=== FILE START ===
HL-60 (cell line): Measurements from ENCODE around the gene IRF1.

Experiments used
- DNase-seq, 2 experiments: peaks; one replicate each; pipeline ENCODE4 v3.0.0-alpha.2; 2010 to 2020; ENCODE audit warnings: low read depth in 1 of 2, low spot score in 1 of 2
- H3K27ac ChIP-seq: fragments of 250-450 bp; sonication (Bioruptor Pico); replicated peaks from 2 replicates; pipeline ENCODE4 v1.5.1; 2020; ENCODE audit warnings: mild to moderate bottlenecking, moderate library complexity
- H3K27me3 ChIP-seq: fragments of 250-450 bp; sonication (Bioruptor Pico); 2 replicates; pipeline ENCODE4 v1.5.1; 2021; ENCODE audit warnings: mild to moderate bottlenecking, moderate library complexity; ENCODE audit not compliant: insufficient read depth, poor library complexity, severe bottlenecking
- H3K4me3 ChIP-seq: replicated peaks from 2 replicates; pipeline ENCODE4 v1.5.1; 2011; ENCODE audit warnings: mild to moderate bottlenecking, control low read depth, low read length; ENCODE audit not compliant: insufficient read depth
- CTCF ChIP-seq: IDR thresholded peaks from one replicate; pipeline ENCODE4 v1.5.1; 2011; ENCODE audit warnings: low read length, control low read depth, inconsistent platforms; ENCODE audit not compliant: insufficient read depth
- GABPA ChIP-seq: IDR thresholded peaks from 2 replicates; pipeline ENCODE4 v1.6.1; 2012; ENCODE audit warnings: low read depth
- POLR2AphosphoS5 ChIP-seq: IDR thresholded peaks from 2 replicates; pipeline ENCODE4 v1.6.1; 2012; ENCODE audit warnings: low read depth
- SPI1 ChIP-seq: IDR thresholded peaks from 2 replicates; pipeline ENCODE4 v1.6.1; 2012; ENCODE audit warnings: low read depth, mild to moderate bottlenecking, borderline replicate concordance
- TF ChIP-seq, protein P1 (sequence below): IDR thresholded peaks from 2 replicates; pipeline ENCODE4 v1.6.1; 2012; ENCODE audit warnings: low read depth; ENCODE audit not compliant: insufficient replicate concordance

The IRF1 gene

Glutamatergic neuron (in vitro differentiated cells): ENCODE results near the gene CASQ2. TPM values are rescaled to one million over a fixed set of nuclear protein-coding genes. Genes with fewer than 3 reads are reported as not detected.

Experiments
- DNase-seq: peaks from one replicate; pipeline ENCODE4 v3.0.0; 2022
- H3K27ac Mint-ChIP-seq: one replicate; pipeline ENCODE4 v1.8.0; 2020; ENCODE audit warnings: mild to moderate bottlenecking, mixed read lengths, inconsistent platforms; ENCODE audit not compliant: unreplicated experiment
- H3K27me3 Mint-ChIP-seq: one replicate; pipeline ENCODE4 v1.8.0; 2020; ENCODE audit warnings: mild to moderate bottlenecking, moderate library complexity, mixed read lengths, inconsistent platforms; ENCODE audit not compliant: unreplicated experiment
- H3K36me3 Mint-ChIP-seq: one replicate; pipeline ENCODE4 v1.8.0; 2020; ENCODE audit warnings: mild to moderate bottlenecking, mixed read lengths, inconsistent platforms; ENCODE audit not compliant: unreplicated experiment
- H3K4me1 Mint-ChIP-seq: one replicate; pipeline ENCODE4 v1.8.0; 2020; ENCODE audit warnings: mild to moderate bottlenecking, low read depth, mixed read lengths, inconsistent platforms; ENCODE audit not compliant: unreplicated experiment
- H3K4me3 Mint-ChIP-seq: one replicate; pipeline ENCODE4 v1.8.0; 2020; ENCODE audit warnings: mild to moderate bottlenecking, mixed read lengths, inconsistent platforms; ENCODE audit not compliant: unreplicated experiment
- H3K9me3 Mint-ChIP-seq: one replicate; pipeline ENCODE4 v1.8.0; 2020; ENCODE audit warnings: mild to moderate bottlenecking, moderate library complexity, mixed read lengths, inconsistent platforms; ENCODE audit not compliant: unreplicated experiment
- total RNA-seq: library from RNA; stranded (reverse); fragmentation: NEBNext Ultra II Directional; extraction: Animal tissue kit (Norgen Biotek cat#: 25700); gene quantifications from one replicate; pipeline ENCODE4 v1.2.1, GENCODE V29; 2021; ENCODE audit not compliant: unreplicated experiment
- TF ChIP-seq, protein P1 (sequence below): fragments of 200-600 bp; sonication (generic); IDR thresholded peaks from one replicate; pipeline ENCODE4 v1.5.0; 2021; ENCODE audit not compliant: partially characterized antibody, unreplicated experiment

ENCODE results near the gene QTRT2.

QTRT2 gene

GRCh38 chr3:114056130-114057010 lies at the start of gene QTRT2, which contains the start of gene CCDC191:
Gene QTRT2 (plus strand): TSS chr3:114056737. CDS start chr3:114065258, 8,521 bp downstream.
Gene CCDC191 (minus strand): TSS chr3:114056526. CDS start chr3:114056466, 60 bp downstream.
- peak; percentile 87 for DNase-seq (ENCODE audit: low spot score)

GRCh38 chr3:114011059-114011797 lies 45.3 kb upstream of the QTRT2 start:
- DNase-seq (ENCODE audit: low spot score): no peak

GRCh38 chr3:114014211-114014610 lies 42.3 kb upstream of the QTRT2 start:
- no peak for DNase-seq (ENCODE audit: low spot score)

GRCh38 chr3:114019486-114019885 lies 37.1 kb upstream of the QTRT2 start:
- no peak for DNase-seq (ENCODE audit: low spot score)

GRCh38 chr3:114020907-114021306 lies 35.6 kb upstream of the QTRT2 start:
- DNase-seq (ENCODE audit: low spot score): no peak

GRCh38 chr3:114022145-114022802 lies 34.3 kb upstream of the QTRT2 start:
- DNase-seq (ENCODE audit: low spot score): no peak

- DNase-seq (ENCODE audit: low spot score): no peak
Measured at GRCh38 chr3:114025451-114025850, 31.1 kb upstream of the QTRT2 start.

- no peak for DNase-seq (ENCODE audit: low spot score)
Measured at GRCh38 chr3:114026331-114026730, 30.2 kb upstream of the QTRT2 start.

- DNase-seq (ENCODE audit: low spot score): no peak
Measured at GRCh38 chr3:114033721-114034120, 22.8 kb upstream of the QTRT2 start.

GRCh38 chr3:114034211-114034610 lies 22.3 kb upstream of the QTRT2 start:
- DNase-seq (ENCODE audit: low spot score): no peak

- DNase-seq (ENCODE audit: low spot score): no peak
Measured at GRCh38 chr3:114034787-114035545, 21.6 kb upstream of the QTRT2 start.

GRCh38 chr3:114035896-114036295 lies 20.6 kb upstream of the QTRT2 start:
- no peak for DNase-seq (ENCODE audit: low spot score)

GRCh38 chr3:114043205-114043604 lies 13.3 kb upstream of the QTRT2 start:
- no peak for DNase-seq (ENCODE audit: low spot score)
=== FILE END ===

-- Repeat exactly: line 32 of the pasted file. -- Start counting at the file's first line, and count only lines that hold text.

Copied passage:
GRCh38 chr3:114014211-114014610 lies 42.3 kb upstream of the QTRT2 start: